The library is Tommy’s favorite part of the house, with its built in bookshelves flanking the fireplace. Holly said each time the family moved, Tommy had to eliminate some of his book collection. Now he’s working to build his collection back up, frequenting the Bookshop on the Avenue, Given’s and the University of Lynchburg’s book sales.

“My husband’s never had a library before,” Holly said. “We come from very simple places, where they don’t have chandeliers.”

One of Holly’s favorite aspects of the house is the natural lighting that streams through the huge windows lining each room.

The kitchen had been remodeled before the couple purchased the house, complete with soapstone countertops. Holly said while it’s nice, she’s not much of a cook. Her children, though, enjoy baking in the space.

“We’ve never had two ovens,” Holly said. “I don’t know what to do with two ovens.”

The first floor bathroom is lined wallpaper featuring golden patterns swirled through it. The realtor and Holly’s children asked her to keep that French wallpaper and she did, though at first she wasn’t too sure about it. It has grown on her, she added.

“This has almost turned into my favorite room,” Holly said, noting a number of the bathroom fixtures needed replacing.

One the second floor, the couple has set up a home office in a room that overlooks Rivermont Avenue. There’s even space enough for Holly to have her own crafting area in a room she believes once served as a nursery.

“We just can’t believe we live here,” Holly said. “This is so gorgeous. I just hope we do right by it.”

Other property owners in the Rivermont area have been kind, welcoming and helpful as the couple has worked to make the Jones house their own.

“It’s just a quintessential street,” Tommy said. “If you had an ideal picture of what a street and city would look like Rivermont Avenue is about as close as you’re going to come to that idea.”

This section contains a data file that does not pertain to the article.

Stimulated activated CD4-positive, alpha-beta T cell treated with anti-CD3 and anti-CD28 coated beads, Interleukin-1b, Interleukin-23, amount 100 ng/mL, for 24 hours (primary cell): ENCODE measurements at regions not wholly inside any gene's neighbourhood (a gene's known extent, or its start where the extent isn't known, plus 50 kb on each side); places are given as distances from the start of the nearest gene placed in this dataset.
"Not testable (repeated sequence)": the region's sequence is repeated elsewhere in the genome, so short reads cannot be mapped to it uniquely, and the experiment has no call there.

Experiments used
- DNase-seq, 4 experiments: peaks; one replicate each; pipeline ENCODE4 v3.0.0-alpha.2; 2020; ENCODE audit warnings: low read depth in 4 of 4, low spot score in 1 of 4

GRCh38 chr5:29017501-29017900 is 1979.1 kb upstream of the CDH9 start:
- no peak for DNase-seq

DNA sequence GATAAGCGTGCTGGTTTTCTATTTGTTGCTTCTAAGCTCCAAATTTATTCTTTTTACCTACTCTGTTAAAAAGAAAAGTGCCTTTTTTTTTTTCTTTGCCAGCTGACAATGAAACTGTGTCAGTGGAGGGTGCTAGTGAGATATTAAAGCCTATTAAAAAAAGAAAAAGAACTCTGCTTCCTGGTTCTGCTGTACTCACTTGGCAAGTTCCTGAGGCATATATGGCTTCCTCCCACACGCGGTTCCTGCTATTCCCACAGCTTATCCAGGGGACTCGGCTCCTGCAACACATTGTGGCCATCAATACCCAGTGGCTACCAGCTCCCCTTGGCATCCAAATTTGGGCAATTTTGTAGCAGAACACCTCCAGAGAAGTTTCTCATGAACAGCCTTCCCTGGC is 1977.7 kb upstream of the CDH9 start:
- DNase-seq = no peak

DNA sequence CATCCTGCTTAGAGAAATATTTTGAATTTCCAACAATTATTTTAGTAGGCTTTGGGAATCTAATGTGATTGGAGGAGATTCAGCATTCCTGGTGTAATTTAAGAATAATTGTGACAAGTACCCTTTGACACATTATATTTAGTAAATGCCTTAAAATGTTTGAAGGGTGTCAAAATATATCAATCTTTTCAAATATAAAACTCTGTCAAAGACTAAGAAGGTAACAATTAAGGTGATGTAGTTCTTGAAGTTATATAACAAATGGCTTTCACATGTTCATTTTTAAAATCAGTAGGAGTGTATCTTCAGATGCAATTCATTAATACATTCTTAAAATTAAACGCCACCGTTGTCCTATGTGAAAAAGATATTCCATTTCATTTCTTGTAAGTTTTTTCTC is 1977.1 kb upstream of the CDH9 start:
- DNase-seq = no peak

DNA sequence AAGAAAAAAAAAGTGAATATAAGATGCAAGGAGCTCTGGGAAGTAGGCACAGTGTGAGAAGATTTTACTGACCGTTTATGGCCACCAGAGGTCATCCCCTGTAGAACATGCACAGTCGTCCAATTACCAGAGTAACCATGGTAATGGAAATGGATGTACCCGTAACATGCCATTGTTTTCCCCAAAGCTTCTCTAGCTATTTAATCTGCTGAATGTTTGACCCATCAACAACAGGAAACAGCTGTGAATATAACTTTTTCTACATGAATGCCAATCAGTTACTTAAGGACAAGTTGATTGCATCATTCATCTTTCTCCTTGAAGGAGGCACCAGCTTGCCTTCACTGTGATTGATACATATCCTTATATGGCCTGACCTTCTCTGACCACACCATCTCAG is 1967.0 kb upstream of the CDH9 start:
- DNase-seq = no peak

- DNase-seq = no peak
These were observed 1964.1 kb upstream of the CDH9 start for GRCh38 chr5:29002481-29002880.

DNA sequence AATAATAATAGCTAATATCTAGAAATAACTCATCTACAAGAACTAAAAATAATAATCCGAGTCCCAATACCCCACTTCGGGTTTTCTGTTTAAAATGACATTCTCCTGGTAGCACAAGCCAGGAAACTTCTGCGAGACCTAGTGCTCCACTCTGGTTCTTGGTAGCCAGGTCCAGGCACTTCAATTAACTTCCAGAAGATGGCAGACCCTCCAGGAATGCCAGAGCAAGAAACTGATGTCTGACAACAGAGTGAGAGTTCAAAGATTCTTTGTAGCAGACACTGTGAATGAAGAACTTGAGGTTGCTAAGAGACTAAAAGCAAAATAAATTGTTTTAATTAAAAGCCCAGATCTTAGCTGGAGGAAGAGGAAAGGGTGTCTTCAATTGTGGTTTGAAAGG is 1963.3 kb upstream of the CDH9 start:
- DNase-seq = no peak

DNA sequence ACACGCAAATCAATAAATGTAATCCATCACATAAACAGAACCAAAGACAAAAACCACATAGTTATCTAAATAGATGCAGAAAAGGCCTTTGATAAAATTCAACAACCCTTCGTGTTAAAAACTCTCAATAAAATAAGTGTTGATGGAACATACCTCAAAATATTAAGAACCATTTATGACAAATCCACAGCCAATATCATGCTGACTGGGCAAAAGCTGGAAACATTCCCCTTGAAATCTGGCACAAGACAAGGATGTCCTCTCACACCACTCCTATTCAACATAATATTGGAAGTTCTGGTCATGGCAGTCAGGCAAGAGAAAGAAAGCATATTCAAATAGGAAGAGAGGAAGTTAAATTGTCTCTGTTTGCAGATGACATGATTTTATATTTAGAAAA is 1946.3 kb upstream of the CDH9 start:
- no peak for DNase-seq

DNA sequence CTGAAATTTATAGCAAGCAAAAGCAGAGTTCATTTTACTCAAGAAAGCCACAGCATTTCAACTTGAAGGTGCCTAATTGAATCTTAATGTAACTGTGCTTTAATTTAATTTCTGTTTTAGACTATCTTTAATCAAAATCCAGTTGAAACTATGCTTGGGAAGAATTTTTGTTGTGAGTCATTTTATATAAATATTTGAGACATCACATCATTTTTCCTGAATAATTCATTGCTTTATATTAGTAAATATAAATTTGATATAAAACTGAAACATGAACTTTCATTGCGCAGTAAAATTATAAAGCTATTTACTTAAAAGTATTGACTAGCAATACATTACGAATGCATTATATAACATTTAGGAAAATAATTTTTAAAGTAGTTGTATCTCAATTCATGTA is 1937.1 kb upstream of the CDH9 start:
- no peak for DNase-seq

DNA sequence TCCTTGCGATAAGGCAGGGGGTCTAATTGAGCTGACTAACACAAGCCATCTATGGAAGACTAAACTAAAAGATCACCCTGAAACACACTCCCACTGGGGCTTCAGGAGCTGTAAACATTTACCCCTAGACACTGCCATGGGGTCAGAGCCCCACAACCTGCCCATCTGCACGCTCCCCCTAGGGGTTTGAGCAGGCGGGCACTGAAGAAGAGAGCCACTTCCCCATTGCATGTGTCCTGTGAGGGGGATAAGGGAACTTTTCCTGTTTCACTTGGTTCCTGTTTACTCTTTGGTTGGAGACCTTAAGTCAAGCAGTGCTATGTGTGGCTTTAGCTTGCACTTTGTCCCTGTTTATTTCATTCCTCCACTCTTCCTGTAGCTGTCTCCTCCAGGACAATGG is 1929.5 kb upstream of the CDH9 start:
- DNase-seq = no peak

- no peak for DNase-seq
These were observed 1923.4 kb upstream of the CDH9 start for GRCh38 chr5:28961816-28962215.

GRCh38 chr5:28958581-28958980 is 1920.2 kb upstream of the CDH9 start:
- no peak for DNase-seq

The Mellis’ dog, Sam, now has a large yard to play in and you can find Tommy walking the energetic dog down Rivermont Avenue on nice days.

Holly said the avenue is flat enough to comfortably walk the dog and often when they make their way past the Cavalier Store, the man there gives Sam some bacon.

Old photos of the house show it once teaming with life and love, Holly said.

“You can tell when a house is a real home,” she said. “It must’ve been amazing. … We’re not looking to make a museum or anything, even though I know this is a historic area, we just want it to be a home that our kids can love and hopefully enjoy when we’re not here and we hope that they do keep it and that they try to make it a good life here with it because we’ve been blessed. This house just fell in our laps.”

PHOTOS: Couple finds perfect retirement project in old Rivermont house

When Holly and Tommy Mellis retired, they decided they wanted a project — a unique old home they could put their energies into to create something unique they could pass along to their daughters one day.

But where would they find such a project?

Sidener is the special publications editor for The News & Advance. Reach her at (434) 385-5539.

Sidener is the special publications editor for The News & Advance. Reach her at (434) 385-5539.